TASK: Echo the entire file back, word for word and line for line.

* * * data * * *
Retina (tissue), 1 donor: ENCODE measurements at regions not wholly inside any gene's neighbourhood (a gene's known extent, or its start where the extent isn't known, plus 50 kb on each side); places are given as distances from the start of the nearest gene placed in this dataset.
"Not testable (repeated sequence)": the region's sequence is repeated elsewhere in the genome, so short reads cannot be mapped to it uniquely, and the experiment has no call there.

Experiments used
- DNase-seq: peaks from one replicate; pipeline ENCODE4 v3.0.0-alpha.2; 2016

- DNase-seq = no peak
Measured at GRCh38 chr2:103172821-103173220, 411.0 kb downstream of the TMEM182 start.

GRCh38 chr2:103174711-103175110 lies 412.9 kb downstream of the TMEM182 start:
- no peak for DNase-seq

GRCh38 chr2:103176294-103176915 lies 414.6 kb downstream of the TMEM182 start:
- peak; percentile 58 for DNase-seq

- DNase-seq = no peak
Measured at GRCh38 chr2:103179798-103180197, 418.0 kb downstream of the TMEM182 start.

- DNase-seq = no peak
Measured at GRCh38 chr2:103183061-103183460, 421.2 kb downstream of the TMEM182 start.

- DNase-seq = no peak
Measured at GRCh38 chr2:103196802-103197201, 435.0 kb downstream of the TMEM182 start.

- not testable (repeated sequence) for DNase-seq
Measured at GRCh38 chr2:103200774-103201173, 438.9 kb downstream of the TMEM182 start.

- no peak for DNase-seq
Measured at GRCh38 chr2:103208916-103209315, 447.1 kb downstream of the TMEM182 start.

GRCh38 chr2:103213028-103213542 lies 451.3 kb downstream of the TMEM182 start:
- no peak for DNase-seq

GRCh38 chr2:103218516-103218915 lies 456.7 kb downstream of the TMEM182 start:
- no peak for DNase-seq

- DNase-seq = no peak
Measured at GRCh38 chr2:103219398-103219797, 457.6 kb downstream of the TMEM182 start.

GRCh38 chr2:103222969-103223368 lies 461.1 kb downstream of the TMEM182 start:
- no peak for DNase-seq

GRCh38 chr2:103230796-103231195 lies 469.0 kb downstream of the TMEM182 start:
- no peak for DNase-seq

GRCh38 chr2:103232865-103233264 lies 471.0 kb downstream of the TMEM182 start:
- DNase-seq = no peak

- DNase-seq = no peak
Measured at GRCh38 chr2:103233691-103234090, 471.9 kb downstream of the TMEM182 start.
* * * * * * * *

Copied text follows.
Retina (tissue), 1 donor: ENCODE measurements at regions not wholly inside any gene's neighbourhood (a gene's known extent, or its start where the extent isn't known, plus 50 kb on each side); places are given as distances from the start of the nearest gene placed in this dataset.
"Not testable (repeated sequence)": the region's sequence is repeated elsewhere in the genome, so short reads cannot be mapped to it uniquely, and the experiment has no call there.

Experiments used
- DNase-seq: peaks from one replicate; pipeline ENCODE4 v3.0.0-alpha.2; 2016

- DNase-seq = no peak
Measured at GRCh38 chr2:103172821-103173220, 411.0 kb downstream of the TMEM182 start.

GRCh38 chr2:103174711-103175110 lies 412.9 kb downstream of the TMEM182 start:
- no peak for DNase-seq

GRCh38 chr2:103176294-103176915 lies 414.6 kb downstream of the TMEM182 start:
- peak; percentile 58 for DNase-seq

- DNase-seq = no peak
Measured at GRCh38 chr2:103179798-103180197, 418.0 kb downstream of the TMEM182 start.

- DNase-seq = no peak
Measured at GRCh38 chr2:103183061-103183460, 421.2 kb downstream of the TMEM182 start.

- DNase-seq = no peak
Measured at GRCh38 chr2:103196802-103197201, 435.0 kb downstream of the TMEM182 start.

- not testable (repeated sequence) for DNase-seq
Measured at GRCh38 chr2:103200774-103201173, 438.9 kb downstream of the TMEM182 start.

- no peak for DNase-seq
Measured at GRCh38 chr2:103208916-103209315, 447.1 kb downstream of the TMEM182 start.

GRCh38 chr2:103213028-103213542 lies 451.3 kb downstream of the TMEM182 start:
- no peak for DNase-seq

GRCh38 chr2:103218516-103218915 lies 456.7 kb downstream of the TMEM182 start:
- no peak for DNase-seq

- DNase-seq = no peak
Measured at GRCh38 chr2:103219398-103219797, 457.6 kb downstream of the TMEM182 start.

GRCh38 chr2:103222969-103223368 lies 461.1 kb downstream of the TMEM182 start:
- no peak for DNase-seq

GRCh38 chr2:103230796-103231195 lies 469.0 kb downstream of the TMEM182 start:
- no peak for DNase-seq

GRCh38 chr2:103232865-103233264 lies 471.0 kb downstream of the TMEM182 start:
- DNase-seq = no peak

- DNase-seq = no peak
Measured at GRCh38 chr2:103233691-103234090, 471.9 kb downstream of the TMEM182 start.